Brazil- Up and Coming Producer
South America, and more specifically Brazil, has become a major producer and key player in world soybean production. So much so that the level of production that is taking place in South America has come up to par with the level of soybean production that we have here in the United States. Now, if you were to ask your neighbor 10 years ago if he or she thought that agriculture in Brazil would progress to the level of production that it is at today, the answer would have been “no way is that possible.”
The fact of the matter is that Brazil has come a very long way in a very short time in terms of increasing tillable acres, and increasing their total crop production. If you look at the graph below you will notice that since about 2000, Brazil’s soybean production has been rising at a faster rate than the US soybean production. On the other hand, it appears that US soybean production has not been rising as quickly as Brazil. The USDA has the Brazil soybean production for 2016 forecast at 102.0 million metric tonnes. As for the US, the USDA has soybean production forecast at 128.7 million metric tonnes.
(Photo Cred: The Hightower Report)
Why the rise in production?
Over the past two decades, massive deforestation has taken place in Brazil in order to bring more land into production agriculture. Thousands of acres have been cleared to increase soybean production in Brazil and also for cattle to graze. The rise in Brazil’s
soybean production can mostly be attributed to the expansion of available crop land- not so much to their increase in yields. The ground that is being transitioned from rain forest into production crop land has very low fertility. (Photo cred: alert-conservation.org) As a result of this, soybean yields may be considerably lower compared to what we are used to here in the US. Furthermore, Brazil’s average soybean yield has only risen around 10 bushels per acre over the last 10 years- from 36 bushel per acre to around 46 bushel per acre. Ultimately, the reason we have been hearing more news about Brazil producing an ever-increasing amount of soybeans to compete with the US is because of the relatively quick introduction of new soybean acres versus here in the US, where our soybean acres fluctuate year-to-year.
(Photo cred: thetruthisdirty.com)
Although Brazil’s agriculture sector is thriving as far as production is concerned, the major issue that farmers are faced with is the severe lack of infrastructure. Brazil has made substantial progress towards being one of the largest soybean producers in the world, but the lack of infrastructure to support the rise in commodities moving out of the country poses a severe problem. Paved roads are nearly non-existent in rural Brazil, where crops need to be transported hundreds of miles to port to be exported. The lack of usable roads increases transportation costs for producers; costing as much as three times what it costs to send crops to down the Mississippi River here at home.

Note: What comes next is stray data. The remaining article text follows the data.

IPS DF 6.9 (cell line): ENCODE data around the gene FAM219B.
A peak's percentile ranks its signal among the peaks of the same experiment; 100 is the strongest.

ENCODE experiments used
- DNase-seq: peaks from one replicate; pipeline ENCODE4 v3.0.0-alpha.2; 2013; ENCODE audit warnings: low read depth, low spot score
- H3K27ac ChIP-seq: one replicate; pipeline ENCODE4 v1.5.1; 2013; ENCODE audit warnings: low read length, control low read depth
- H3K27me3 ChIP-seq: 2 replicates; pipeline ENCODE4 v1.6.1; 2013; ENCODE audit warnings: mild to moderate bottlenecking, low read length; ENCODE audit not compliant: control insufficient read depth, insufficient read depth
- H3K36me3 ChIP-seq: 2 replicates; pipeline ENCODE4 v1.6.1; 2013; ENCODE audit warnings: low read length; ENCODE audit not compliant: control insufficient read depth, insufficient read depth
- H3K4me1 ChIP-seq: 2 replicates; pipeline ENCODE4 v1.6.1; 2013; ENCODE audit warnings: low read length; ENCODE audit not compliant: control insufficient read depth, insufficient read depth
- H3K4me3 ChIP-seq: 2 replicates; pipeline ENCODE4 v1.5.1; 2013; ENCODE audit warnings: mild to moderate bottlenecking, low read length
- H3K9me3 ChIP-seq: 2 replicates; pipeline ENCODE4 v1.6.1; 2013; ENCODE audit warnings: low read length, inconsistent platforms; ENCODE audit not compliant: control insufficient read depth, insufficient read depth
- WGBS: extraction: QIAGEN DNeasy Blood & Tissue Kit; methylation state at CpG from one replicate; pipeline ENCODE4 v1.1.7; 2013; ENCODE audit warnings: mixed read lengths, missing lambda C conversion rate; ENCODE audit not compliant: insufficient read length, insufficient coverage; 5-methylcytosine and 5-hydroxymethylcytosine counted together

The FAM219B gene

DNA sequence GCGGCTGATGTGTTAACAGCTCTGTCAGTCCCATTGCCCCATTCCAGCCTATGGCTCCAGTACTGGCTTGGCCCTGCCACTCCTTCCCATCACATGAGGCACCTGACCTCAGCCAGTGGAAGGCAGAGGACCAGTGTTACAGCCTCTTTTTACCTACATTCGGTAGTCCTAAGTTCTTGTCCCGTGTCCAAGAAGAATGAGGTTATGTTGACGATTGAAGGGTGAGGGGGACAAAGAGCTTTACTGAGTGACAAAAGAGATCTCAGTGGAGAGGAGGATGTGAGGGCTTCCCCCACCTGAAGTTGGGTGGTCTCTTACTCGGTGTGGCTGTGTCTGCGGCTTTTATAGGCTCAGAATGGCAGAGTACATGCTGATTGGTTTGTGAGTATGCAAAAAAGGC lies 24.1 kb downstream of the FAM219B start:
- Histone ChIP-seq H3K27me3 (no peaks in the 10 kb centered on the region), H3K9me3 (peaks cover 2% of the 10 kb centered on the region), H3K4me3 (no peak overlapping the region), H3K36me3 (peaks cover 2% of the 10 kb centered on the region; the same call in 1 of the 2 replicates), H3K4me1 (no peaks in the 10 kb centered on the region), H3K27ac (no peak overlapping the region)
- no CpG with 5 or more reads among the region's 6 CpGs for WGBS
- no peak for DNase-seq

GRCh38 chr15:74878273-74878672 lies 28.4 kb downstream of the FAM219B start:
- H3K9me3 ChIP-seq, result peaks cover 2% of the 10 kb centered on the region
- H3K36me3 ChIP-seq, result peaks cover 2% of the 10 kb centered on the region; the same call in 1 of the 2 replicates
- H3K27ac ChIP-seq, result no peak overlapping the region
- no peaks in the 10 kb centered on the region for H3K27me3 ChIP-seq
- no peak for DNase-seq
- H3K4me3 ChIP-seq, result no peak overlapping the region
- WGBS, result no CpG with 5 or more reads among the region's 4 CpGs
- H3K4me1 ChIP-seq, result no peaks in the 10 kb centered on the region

(Photo cred: farmersjournal.ie)
As a result, the high
transportation costs decrease the profitability of the farms. Grain storage is another problem in Brazil. There is very little on-farm storage and even fewer grain elevators. Many farms resort to bagging soybeans in the field- risking theft and possible exposure to the elements if tampered with. Construction had been started on a cross-country highway in Brazil to aid in transporting commodities to port, however with the recent political problems, construction ceased to continue.
Brazil has certainly come a long way in terms of agriculture production, with remaining room for improvement. There is the potential that Brazil could be the top producer of soybeans in the world. In order for this to be sustainable though, there are many factors that need to improve. The first being infrastructure improvements. If Brazil were to build paved roads in rural areas, they would be able to transport their commodities much faster and at a much lower cost than the current situation. Lastly, with political unrest in Brazil, there are many uncertainties. Progress is hard to achieve with the current political situation in Brazil. If conditions were to improve as far as infrastructure and government, there would be little holding Brazil back from excelling in the global market. I think we can all agree that we should feel lucky to live in the United States and have a decent political system and infrastructure that is better than most.
Hello, I am Garrett Sprenger. I am Senior at WIU majoring in Agriculture Business and will graduate in December 2016. I am from west central Illinois where I farm with my dad and raise commercial beef cattle. After graduation I will most likely return to the farm and continue driving truck for DOT Foods.